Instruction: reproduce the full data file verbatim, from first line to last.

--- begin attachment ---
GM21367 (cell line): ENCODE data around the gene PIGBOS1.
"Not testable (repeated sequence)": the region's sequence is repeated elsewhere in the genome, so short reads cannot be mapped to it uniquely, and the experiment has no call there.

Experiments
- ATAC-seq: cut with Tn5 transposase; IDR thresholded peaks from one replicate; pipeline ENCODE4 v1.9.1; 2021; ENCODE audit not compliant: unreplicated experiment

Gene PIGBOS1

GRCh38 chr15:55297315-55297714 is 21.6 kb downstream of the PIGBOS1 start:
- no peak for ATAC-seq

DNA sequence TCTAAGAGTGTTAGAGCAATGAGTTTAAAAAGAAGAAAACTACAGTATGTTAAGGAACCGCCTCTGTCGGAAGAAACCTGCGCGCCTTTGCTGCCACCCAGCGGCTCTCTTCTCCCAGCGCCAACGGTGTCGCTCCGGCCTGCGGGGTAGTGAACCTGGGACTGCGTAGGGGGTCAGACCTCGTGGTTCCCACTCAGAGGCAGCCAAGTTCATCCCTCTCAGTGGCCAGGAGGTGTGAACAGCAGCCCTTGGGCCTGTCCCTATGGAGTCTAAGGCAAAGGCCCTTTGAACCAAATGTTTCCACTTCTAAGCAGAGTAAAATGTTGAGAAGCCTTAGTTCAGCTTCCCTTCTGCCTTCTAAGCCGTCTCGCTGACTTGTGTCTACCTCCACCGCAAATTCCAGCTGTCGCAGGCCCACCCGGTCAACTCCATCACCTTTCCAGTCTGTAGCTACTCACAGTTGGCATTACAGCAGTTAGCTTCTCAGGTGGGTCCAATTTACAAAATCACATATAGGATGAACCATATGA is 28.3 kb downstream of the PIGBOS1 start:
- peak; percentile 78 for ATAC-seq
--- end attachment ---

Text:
GM21367 (cell line): ENCODE data around the gene PIGBOS1.
"Not testable (repeated sequence)": the region's sequence is repeated elsewhere in the genome, so short reads cannot be mapped to it uniquely, and the experiment has no call there.

Experiments
- ATAC-seq: cut with Tn5 transposase; IDR thresholded peaks from one replicate; pipeline ENCODE4 v1.9.1; 2021; ENCODE audit not compliant: unreplicated experiment

Gene PIGBOS1

GRCh38 chr15:55297315-55297714 is 21.6 kb downstream of the PIGBOS1 start:
- no peak for ATAC-seq

DNA sequence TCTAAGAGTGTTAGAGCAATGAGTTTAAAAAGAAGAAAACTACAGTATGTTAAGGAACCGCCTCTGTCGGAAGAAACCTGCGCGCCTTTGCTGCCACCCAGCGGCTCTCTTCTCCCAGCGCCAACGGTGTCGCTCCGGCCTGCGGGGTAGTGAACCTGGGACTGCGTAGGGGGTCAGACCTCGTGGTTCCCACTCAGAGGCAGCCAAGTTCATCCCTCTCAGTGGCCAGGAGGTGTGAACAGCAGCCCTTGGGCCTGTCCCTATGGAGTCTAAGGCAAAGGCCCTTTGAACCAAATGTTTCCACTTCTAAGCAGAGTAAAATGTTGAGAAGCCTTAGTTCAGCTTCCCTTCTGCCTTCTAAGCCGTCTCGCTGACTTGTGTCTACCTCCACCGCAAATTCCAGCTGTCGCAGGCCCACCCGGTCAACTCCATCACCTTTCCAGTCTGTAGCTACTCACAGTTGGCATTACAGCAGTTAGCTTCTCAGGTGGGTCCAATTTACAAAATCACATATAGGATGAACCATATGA is 28.3 kb downstream of the PIGBOS1 start:
- peak; percentile 78 for ATAC-seq